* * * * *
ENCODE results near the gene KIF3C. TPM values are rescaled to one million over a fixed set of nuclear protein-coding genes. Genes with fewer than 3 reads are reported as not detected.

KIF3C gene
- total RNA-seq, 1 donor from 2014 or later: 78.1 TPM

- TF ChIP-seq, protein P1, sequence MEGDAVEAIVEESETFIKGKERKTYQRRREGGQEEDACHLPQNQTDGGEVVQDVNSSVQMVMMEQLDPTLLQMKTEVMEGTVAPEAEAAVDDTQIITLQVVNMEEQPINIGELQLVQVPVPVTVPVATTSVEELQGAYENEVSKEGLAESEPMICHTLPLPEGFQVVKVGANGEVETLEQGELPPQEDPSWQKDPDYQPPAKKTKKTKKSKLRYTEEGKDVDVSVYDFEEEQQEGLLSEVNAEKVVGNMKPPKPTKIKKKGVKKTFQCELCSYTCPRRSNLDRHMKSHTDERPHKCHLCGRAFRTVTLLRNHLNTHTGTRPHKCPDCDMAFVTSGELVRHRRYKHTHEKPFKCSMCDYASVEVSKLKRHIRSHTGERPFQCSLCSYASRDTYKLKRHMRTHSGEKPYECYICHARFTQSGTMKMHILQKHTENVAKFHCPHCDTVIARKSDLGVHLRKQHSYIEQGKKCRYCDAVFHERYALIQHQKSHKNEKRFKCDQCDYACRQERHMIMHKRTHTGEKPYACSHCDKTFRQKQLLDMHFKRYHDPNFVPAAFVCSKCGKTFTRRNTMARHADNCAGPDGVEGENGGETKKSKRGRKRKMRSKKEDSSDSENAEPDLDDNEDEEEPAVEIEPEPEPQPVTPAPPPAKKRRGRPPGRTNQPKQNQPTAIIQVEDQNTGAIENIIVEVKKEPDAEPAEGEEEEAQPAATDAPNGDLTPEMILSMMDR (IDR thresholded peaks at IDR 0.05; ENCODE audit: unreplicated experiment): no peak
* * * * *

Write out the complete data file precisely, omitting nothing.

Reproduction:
ENCODE results near the gene KIF3C. TPM values are rescaled to one million over a fixed set of nuclear protein-coding genes. Genes with fewer than 3 reads are reported as not detected.

KIF3C gene
- total RNA-seq, 1 donor from 2014 or later: 78.1 TPM

- TF ChIP-seq, protein P1, sequence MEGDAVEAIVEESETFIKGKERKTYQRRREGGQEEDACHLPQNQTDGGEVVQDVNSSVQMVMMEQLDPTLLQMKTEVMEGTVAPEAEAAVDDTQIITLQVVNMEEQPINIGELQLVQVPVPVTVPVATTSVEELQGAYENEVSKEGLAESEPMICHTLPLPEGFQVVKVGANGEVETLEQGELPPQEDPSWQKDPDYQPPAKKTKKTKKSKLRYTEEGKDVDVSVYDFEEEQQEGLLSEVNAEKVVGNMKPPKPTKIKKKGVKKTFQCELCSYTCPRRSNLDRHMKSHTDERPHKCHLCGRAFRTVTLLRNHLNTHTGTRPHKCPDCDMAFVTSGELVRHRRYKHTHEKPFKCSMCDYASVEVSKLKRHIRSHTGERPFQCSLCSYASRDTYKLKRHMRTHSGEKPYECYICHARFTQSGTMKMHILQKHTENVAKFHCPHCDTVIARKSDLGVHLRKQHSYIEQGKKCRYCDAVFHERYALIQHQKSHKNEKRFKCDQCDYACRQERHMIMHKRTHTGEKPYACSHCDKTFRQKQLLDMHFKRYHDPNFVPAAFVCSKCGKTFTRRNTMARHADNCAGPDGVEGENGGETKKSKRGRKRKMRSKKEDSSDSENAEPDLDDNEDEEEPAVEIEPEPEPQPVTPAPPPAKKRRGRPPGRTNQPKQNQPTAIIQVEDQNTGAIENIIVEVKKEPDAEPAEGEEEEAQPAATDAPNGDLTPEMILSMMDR (IDR thresholded peaks at IDR 0.05; ENCODE audit: unreplicated experiment): no peak